All animal procedures were in accordance with the Cedars-Sinai Institutional Animal Care and Use Committee. MI was created in 8- to 12-week female Wistar-Kyoto rats by 3 h ischemia and 20 min reperfusion30. Saline (400 μl PBS), unconjugated FH (10 mg iron per kg body weight in 400 μl PBS) or MagBICE (10 mg iron per kg body weight in 400 μl PBS) was intravenously infused through tail veins. Twenty-four hours after infusion, MRI of the heart was accomplished by a gradient echo sequence to produce a T2* weighting with a Bruker Biospec 9.4T small animal MRI system (Bruker). A 60-mm diameter linear transmit/receive coil (Bruker, T10325V3) was utilized for excitation and a 4-channel array coil (Bruker, T10324V3) designed for rat heart imaging was used for improved signal-to-noise data acquisition. The pulse sequence details are the repetition time (TR): 5.1 ms; the echo time (TE): 2.4 ms; the flip angle (FA): 8.0°. Retrospective gating was accomplished with Bruker IntraGate software (Bruker) to produce ten cine images for each slice. In addition, one coronal cine image was acquired, which dissected the heart to verify the presence of iron particles. Iron signal intensity was quantified from the transverse images with NIH ImageJ software and normalized to adjacent tissues. After the imaging session, animals were euthanized and 8-μm-thick heart cryo-sections were prepared using a microtome. To visualize the retention of MagBICE1 particles in the heart and its co-localization with cardiomycytes, the sections were fixed with 4% paraformaldehyde, permeablized/blocked with Protein Block Solution (DAKO) containing 1% saponin (Sigma) and stained with FITC-conjugated secondary antibodies (to detect the primary antibodies on MagBICE1) and alpha-sarcomeric actin (Abcam; detected by Texas-Red-conjugated secondary antibodies). Images were taken by a Leica TCS SP5 X confocal microscopy system. The targeting efficiency of MagBICE1 was quantified by the FITC signal intensity normalized to the Texas-Red signal intensity of the same field, using the Leica LAS AF Software. The presence of iron was further confirmed by tissue Prussian blue staining30. Slides were also stained with FITC-conjugated anti-CD45 (Abcam) or Cy5-conjugated anti-CD68 antibodies (Abcam) to evaluate whether MagBICE1 targets endogenous cells and/or exacerbated inflammation in the post-MI heart. To examine whether endogenous stem cells are captured by infused MagBICE2 (CD34-Fe-MLC), PBMCs were isolated from unconjugated FH- and MagBICE2-infused animals using Ficoll density gradient centrifugation 24 h after treatment. The PBMCs were magnetically sorted for iron-bound (MagBICE or FH) cells. The positive populations were analysed for CD34 expression by flow cytometry.

Iron overload studies

Day 3 after MagBICE1 or FH infusions, subpopulations of animals were used for iron overload studies. Serum transferrin and ferritin levels were measure by commercially available ELISA kits (Rat Transferrin and Rat Ferritin, Immunology Consultants Laboratory Inc., cat# E-25TX and E-25F)28. Liver histology was performed to assess excessive amount of free iron deposition by Prussian blue staining30.

Therapeutic efficacy study

In a similar rat ischemia/reperfusion injury model, MagBICE1 or unconjugated FH were intravenously infused into 6- to 8-week-old female Wistar-Kyoto rats. In addition, 2 million DiI-labelled BMCs (from male rats) were intravenously infused 20 min after nanoparticle infusion. A saline-only group was included as control. Twenty-four hours after nanoparticle/cell infusion, subpopulations of animals from each group were killed. Hearts/lungs/livers were excised, washed with saline and subjected to ex vivo fluorescent imaging using an IVIS 200 (Xenogen) system to measure the DiI fluorescence. Fluorescent signal (total flux (p s−1)) was quantified as described13. BMCs were quantified in heart cryo-sections by counting the DiI-positive cells. Cell nuclei were counter-stained with 4′,6-diamidino-2-phenylindole and MagBICE1 was visualized by FITC-conjugated anti-rabbit secondary antibodies. Rats underwent echocardiography 24 h (baseline) and 4 weeks post MI using Vevo 770 Imaging System (VisualSonics)32. Hearts were imaged two-dimensionally in long-axis views at the level of the greatest LV diameter. LVEF was measured with VisualSonics V1.3.8 software from views taken through the infarcted area. After the echocardiography session at 4 weeks, all animals were killed for histology studies. Masson’s trichrome staining was performed as per manufacturer’s instructions (HT15 Trichrome Staining (Masson) Kit; Sigma). Images were acquired with a PathScan Enabler IV slide scanner (Advanced Imaging Concepts). From the Masson’s trichrome-stained images, infarct wall thickness was measured with NIH ImageJ software13 and volumetric analyses of viable mass, scar mass and scar size were performed33. To quantify the level of angiogenesis in the infarct zone, slides were stained with anti-smooth muscle actin and the smooth muscle actin-positive arteriolar structures were counted.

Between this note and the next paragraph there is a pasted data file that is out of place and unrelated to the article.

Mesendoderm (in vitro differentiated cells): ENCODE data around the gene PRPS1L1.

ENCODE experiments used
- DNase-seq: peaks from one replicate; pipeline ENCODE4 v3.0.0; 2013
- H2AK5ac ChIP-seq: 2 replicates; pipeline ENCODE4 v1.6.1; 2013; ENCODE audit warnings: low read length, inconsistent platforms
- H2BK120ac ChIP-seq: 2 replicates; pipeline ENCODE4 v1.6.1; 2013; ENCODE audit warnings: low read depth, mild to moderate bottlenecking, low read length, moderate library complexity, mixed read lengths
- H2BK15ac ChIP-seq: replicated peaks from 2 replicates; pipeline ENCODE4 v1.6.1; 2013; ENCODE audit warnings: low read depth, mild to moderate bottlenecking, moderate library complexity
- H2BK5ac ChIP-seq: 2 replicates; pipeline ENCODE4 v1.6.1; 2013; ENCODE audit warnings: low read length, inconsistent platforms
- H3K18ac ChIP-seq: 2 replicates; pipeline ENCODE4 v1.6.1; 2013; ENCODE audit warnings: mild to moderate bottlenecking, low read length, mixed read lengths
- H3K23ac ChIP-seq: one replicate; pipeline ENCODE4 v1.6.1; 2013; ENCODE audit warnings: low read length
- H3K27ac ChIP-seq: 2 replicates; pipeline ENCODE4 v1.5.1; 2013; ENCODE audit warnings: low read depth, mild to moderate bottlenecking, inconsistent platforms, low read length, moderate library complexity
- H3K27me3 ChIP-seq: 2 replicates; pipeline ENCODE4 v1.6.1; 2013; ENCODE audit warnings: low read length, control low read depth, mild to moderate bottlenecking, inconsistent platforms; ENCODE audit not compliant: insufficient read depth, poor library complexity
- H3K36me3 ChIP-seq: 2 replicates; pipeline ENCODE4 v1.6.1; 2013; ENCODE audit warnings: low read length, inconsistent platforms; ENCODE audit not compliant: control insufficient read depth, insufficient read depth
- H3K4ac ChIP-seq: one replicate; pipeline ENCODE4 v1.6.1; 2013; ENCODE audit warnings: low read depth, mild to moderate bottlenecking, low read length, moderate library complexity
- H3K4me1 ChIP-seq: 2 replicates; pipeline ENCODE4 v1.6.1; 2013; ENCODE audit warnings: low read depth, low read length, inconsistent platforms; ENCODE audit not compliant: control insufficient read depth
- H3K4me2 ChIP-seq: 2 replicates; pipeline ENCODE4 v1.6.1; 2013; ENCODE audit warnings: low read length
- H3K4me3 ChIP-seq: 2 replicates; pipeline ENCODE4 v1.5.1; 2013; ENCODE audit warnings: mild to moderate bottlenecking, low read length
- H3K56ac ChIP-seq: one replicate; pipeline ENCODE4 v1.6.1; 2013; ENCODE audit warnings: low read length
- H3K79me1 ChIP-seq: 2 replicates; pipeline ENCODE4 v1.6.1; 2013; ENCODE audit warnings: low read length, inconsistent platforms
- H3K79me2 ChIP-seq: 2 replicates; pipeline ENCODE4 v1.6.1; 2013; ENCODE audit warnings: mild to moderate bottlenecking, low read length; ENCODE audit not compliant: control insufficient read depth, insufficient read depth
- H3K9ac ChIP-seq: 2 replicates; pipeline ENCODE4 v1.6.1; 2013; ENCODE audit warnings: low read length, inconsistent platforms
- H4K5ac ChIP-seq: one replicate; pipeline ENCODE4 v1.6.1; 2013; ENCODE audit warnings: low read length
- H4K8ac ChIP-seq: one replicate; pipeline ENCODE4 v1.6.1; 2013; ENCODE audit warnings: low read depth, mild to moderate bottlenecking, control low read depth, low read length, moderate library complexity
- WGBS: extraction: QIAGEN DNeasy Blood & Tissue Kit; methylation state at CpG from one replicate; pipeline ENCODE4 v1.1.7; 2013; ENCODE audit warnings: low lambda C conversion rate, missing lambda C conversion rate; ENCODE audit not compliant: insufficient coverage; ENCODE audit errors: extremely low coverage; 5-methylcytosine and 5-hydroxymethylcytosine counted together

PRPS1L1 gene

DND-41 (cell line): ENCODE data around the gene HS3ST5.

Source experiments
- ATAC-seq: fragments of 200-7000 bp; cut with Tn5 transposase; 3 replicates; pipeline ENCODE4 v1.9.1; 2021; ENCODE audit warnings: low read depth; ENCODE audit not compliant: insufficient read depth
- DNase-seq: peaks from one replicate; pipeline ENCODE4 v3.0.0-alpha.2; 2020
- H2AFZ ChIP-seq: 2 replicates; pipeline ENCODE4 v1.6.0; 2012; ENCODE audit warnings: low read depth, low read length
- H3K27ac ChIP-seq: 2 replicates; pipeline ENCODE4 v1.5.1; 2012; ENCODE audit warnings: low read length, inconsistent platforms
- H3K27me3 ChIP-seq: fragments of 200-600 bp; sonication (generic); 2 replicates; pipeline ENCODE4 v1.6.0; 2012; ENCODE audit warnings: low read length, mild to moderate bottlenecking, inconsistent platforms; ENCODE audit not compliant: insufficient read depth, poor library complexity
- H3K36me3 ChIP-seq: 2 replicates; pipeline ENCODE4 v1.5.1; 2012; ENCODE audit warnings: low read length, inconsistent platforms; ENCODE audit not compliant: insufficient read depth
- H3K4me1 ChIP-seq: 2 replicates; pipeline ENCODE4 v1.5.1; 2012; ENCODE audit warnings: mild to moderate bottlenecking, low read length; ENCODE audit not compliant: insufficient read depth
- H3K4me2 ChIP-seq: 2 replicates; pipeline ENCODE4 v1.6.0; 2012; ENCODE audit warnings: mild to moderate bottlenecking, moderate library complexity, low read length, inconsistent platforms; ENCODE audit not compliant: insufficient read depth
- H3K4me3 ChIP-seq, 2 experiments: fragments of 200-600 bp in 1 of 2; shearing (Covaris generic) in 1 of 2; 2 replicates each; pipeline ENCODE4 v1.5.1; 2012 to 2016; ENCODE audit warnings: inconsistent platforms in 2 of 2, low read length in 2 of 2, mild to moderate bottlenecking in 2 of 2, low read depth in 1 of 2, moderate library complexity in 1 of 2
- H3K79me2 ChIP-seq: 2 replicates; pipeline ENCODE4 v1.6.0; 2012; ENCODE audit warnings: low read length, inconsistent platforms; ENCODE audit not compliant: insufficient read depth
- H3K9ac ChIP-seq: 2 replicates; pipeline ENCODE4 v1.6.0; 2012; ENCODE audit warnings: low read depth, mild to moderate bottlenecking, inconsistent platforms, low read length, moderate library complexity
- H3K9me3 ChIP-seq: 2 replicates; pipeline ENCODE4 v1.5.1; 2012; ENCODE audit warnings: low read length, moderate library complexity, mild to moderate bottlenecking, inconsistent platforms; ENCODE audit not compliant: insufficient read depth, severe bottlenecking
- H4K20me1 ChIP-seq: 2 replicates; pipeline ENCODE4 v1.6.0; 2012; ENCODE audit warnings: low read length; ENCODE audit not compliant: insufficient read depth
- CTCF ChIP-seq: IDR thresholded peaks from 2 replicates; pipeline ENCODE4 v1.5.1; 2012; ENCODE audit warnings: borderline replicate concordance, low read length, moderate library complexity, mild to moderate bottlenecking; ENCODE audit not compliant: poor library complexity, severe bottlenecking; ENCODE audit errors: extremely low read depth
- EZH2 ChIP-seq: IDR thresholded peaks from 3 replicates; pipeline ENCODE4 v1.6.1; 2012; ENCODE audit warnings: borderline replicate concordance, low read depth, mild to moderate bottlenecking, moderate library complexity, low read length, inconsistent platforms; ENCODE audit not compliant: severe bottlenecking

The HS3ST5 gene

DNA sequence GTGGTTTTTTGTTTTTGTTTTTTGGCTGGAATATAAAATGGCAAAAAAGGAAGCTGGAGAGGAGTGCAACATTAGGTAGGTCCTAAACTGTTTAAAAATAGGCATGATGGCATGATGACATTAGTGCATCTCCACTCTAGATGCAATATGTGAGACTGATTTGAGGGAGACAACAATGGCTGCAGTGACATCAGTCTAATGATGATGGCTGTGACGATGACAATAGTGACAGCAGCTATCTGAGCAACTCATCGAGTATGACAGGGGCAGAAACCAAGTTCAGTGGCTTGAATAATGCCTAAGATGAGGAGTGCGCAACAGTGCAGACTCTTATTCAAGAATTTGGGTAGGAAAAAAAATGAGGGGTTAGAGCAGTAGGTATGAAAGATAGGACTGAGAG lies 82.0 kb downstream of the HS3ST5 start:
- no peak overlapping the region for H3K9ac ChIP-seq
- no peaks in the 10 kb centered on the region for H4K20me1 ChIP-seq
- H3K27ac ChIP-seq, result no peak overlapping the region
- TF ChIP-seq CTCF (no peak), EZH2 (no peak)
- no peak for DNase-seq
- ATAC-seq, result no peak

Magnetic enrichment experiment

MagBICE2 (10 mg iron per kg body weight in 400 μl PBS) was intravenously infused through the tail veins of healthy Wistat-Kyoto rats, with a 1.3-T circular neodymium magnet placed above the left thoracic region during infusion and continuously for 10 min after infusion30. After, the animal was imaged with a Bruker Biospec 9.4T small animal MRI system to track the distribution of infused MagBICE particles.

Statistical analysis

Results are presented as mean±s.d. unless specified otherwise. Comparisons between any two groups were performed using two-tailed unpaired Student’s t-test. Comparisons among more than two groups were performed using one-way ANOVA followed by post-hoc Bonferroni test. Differences were considered statistically significant when P<0.05.

Additional information

How to cite this article: Cheng, K. et al. Magnetic antibody-linked nanomatchmakers for therapeutic cell targeting. Nat. Commun. 5:4880 doi: 10.1038/ncomms5880 (2014).

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Acknowledgements

We thank J. Portilla, S. Wagner, I. Atanasov, J. Doldron, D. Sy, J. Piedrahita and J. Horowitz for technical assistance and/or equipment support. This work was supported by the grants from the Department of Defense (CSR205330/221349) and National Institutes of Health (2R01HL083109) to E.M., and American Heart Association (12BGIA12040477) to K.C. The study was also partially supported by the National Center for Advancing Translational Sciences (UL1TR000124) and NCSU Chancellor’s Faculty Excellence Program to K.C.

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K.C. and E.M.: conception and design, manuscript writing and financial support, and final approval of the manuscript; K.C., D.S., M.T.H., B.S., G.D.C. and R.M.: collection and/or assembly of data, data analysis and interpretation.

Corresponding authors

Correspondence to Ke Cheng or Eduardo Marbán.

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Competing interests

E.M. is a founder and equity holder in Capricor Inc. Capricor provided no funding for the present study. E.M. and K.C. are inventors of a patent application covering the entity described in the study. The remaining authors declare no competing financial interests.

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Cheng, K., Shen, D., Hensley, M. et al. Magnetic antibody-linked nanomatchmakers for therapeutic cell targeting. Nat Commun 5, 4880 (2014). https://doi.org/10.1038/ncomms5880